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The POV Conversation: Stephen Maing and Lixin Fan on Growing Up with Film

High Tech, Low Life

Last year, to celebrate POV’s 25th anniversary, Filmmaker organized a series of conversations between documentary directors whose work had been featured on the PBS non-fiction showcase. This year, we continue this series with a fascinating discussion between Stephen Maing – whose debut feature on Chinese citizen bloggers, High Tech, Low Life, airs tonight on POV – with Lixin Fan, the Chinese filmmaker whose Last Train Home, an intimate portrait of a fractured family of migrant workers in China, won him great acclaim in 2009. In the first of this five-part discussion, the two discuss their early cinematic experiences.

High Tech, Low Life airs tonight on PBS, and can you stream the film for free on the POV website between July 23 and August 21.

Maing: My strongest memories are of me as a child when my parents, my uncles, grandparents and my aunts would tell lots of stories. My family is South Korean with some strong connection to North Korea, and my mom was born in China even though she is South Korean. There were just so many rich stories that were so incredibly foreign to me. It gave me this real passion to understand stories and learn about them. As I grew older I really wanted to be apart of telling these kinds of personal stories. I drifted a lot in school. I went from the typical kind of Asian route of studying something more… I guess you might say “professional,” like engineering, and then found my way through photography and then journalism and then just landed on an interest in art history and filmmaking. I really didn’t know what filmmaking was at the time; I think that I am only starting to understand it, which is kind of funny. It’s been several decades of trying to work out this thing.

Fan: It’s really authentic and natural, having the instinct for cinema growing within you while you were growing as a person. I think that’s really beautiful. I didn’t study filmmaking in school either. I grew up in a film projectionist school. My father was the headmaster for that school. My childhood memories, my first encounters with cinema, are a little bit like that film Cinema Paradiso. My memories were of my older brother and me when I was very small: we would bring a little stool from home and all the kids on the school campus would go to the basketball court and my brother would help put up the big screen for the whole school. It was a small school. I think we had, 200 to 300 students at the time; that was in the ’80s. My dad would help the projectionist to show the film. As a kid, I watched all the Chinese domestic films, through the summer nights, and sometimes even in the winter nights, on the basketball court. That was a really beautiful memory for me.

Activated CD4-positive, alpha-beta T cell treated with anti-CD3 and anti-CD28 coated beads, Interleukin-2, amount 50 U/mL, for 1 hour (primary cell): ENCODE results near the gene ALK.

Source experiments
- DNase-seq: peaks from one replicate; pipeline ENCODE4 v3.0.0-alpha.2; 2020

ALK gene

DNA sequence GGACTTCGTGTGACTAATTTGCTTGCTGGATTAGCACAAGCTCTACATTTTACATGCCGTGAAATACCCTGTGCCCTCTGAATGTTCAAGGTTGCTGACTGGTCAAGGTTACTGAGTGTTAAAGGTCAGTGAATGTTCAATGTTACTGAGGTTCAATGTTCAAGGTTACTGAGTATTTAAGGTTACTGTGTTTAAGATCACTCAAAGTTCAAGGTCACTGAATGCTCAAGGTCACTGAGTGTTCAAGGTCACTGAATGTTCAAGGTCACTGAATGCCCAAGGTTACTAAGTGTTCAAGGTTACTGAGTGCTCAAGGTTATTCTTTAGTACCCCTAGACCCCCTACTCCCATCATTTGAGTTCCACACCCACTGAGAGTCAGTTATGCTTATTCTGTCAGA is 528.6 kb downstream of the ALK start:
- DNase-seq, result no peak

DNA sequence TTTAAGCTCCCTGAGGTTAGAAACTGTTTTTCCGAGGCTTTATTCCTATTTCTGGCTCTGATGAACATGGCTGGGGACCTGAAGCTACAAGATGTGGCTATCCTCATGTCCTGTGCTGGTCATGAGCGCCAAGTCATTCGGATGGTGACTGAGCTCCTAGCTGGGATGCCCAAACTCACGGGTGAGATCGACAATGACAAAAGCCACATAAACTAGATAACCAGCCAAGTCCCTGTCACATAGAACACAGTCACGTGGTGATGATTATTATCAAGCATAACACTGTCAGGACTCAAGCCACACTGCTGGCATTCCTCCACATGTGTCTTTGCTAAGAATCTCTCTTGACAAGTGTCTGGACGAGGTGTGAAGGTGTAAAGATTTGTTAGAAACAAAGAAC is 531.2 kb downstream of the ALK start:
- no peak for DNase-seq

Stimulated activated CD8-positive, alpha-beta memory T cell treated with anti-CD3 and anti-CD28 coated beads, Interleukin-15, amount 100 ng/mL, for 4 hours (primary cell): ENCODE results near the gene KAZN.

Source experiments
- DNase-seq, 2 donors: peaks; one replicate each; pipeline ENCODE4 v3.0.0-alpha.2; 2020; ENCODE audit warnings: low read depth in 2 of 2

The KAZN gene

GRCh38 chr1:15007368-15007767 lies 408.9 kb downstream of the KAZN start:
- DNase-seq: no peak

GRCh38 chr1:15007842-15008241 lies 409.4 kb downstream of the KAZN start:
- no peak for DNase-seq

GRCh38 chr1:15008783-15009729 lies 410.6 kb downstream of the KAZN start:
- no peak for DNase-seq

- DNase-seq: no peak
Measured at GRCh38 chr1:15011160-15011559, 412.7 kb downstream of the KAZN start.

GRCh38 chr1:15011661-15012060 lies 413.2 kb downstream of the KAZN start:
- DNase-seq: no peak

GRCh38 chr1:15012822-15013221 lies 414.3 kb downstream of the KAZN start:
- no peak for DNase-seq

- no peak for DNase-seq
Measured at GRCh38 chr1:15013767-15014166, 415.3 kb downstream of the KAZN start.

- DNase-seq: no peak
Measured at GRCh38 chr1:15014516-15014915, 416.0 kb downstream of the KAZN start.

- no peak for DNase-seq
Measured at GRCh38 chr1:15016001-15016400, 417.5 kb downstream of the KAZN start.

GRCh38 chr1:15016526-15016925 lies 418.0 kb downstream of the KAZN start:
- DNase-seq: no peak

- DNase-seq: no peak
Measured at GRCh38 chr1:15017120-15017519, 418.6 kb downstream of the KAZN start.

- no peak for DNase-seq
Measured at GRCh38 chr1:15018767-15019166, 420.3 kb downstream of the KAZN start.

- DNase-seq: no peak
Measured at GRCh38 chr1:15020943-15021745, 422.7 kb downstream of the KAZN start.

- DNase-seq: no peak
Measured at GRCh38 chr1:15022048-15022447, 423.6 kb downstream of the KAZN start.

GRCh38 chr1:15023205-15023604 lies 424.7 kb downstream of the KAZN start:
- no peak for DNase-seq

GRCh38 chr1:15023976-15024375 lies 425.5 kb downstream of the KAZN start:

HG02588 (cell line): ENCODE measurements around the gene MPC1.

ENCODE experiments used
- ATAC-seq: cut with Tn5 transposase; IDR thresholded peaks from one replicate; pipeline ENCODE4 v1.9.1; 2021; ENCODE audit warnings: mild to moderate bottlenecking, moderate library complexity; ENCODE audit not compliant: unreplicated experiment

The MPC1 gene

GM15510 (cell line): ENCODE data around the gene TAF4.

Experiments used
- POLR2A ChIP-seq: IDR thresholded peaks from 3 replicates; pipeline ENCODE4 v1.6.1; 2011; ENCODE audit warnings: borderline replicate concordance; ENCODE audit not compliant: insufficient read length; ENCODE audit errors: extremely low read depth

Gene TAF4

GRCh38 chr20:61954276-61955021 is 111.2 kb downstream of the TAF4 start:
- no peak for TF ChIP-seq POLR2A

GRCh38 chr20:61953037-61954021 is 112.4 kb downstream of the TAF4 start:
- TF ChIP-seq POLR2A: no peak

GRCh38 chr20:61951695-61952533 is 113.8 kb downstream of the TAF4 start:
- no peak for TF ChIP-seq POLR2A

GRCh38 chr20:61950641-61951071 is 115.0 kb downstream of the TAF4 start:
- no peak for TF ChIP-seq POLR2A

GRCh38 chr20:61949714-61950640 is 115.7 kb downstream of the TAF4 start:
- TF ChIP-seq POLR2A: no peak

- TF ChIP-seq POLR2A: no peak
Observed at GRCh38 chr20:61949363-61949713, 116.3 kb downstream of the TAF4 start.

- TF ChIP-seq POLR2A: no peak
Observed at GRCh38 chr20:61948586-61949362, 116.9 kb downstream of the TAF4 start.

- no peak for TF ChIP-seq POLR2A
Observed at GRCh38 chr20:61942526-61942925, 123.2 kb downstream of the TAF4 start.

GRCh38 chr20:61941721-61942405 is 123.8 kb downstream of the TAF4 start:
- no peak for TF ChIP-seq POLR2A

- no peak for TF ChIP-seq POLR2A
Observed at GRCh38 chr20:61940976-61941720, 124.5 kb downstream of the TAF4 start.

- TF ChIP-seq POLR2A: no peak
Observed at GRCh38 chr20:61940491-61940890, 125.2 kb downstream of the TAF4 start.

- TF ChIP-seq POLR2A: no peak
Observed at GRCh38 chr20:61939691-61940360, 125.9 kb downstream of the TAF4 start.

When I grew a little older, I got really lucky, because during the 80s there was not a lot of chance to see foreign movies. There were only Chinese made movies available. Occasionally you would have a chance to see a Hong Kong film, but mostly on VHS tapes. My brother, when he graduated from the projectionist school, which was my home, went to work for a video press house. They had a lot of VHS videotapes which were not published. They had them from Hong Kong and from the United States, and he had the key to the library. He would secretly copy all the films that they got from the states and Hong Kong and he would bring them back home. We would show them on our little television set, and again I had a unique chance to see more movies than my peers.

I studied English at university. I wanted to go the film school. There was only one dedicated film school in China and only a couple of universities that had a film major at the time. My marks were not so great, so I never got my dream of going to film school. Instead, I studied English, but I think it was a lucky pick, because studying English enabled me to have an even bigger interest in foreign movies. I thought it was better to watch movies in English than go to an English class. I watched English movies to study for my exams and it worked really well. The byproduct was that I ended up watching a lot of films, and of course, at the time it was a lot of Hollywood films, Hong Kong films and some Japanese films.

To read Part 2 of this conversation, click here.

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